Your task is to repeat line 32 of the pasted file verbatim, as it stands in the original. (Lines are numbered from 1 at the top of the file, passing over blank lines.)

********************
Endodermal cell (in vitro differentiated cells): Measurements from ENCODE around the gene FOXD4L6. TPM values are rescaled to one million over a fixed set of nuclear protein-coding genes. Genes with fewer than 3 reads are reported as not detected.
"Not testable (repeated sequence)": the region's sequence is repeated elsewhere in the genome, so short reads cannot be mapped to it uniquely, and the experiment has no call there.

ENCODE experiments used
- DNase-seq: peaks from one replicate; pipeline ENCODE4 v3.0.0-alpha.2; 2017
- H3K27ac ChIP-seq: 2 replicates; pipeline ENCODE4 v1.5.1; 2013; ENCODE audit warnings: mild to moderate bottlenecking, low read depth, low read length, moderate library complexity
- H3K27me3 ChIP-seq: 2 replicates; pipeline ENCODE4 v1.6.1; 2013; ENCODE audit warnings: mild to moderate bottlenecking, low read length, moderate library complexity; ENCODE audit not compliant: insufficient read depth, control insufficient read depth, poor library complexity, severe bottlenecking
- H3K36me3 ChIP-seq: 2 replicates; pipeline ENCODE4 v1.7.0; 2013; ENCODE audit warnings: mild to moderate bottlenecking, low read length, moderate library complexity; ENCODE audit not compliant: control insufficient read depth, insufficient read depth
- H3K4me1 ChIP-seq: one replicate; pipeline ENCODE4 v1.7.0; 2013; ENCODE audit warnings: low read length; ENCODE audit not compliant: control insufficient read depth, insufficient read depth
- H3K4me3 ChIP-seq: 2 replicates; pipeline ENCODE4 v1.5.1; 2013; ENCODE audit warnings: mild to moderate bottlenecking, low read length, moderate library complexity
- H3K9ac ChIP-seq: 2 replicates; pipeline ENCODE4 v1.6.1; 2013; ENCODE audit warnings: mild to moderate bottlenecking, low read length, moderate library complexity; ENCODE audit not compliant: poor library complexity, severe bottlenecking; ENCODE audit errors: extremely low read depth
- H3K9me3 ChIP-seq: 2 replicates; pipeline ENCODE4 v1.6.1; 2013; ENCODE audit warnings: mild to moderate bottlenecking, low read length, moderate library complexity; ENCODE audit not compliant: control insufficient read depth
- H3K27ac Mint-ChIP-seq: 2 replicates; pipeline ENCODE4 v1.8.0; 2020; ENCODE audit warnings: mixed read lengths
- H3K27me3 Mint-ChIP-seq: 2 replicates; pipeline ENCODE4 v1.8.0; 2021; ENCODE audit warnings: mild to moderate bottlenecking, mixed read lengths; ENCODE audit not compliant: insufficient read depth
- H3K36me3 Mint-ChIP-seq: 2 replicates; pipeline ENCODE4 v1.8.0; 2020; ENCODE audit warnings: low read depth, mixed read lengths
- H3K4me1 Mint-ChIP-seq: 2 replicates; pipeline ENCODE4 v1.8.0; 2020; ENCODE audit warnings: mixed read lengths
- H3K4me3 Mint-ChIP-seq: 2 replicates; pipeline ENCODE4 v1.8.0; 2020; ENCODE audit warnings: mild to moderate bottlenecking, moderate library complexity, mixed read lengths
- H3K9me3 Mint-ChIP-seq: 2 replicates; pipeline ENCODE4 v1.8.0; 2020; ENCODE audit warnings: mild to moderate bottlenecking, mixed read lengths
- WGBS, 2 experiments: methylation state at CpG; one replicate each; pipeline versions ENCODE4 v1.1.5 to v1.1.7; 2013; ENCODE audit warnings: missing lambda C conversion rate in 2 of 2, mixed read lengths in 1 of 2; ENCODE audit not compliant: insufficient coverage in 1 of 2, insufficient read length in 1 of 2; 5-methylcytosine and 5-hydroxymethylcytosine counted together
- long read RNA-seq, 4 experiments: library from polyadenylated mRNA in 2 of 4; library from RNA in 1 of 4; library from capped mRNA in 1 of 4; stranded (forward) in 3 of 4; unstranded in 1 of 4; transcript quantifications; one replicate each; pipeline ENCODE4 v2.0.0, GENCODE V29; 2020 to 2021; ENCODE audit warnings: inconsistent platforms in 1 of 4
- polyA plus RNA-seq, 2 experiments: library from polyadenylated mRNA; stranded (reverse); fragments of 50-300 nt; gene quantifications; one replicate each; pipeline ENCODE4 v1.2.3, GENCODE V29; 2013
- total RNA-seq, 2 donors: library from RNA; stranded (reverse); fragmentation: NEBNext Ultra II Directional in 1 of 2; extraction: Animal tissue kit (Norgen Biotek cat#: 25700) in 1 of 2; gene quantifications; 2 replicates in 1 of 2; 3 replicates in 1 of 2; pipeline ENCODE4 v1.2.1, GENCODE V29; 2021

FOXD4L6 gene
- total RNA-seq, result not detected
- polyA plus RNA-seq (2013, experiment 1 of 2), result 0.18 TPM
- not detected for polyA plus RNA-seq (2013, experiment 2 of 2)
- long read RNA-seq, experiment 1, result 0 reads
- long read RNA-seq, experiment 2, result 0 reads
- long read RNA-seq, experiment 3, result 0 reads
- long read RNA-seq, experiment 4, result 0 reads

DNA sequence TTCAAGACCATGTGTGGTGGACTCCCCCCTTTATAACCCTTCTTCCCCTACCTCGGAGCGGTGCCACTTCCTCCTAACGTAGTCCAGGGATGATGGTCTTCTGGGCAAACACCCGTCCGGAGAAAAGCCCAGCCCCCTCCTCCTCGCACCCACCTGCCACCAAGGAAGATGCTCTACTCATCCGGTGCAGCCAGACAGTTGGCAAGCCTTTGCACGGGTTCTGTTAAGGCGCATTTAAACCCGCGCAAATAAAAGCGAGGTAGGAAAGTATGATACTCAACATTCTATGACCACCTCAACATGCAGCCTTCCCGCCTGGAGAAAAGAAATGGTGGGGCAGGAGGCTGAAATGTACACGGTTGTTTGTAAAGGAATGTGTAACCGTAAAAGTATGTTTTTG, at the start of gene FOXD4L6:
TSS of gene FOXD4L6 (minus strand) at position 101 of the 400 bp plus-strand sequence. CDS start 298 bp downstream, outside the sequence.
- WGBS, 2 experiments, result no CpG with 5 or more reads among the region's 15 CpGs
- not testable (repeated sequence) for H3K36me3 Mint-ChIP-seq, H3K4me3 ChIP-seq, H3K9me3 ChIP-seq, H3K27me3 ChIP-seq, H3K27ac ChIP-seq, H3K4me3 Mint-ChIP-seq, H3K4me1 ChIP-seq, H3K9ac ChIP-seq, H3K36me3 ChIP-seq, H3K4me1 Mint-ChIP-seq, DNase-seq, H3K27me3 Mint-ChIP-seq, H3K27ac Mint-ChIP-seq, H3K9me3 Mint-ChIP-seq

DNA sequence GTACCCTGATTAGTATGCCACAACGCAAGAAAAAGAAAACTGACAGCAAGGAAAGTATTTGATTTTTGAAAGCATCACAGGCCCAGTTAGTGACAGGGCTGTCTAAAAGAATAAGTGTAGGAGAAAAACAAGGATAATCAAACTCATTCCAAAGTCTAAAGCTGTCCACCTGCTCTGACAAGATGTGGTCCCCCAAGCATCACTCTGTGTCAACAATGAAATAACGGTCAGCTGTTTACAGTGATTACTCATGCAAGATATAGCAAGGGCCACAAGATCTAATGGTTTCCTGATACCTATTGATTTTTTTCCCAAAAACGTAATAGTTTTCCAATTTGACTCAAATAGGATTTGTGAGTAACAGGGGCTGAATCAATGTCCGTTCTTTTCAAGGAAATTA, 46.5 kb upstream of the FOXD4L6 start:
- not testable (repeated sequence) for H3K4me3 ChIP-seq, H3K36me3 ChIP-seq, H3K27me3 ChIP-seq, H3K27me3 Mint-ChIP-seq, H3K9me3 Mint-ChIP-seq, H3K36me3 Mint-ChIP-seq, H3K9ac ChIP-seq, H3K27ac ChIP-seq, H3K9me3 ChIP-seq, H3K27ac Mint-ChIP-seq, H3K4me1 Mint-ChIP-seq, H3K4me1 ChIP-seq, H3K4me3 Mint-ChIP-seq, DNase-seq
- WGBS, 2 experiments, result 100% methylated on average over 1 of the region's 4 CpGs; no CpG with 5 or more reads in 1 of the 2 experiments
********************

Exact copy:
- WGBS, 2 experiments, result no CpG with 5 or more reads among the region's 15 CpGs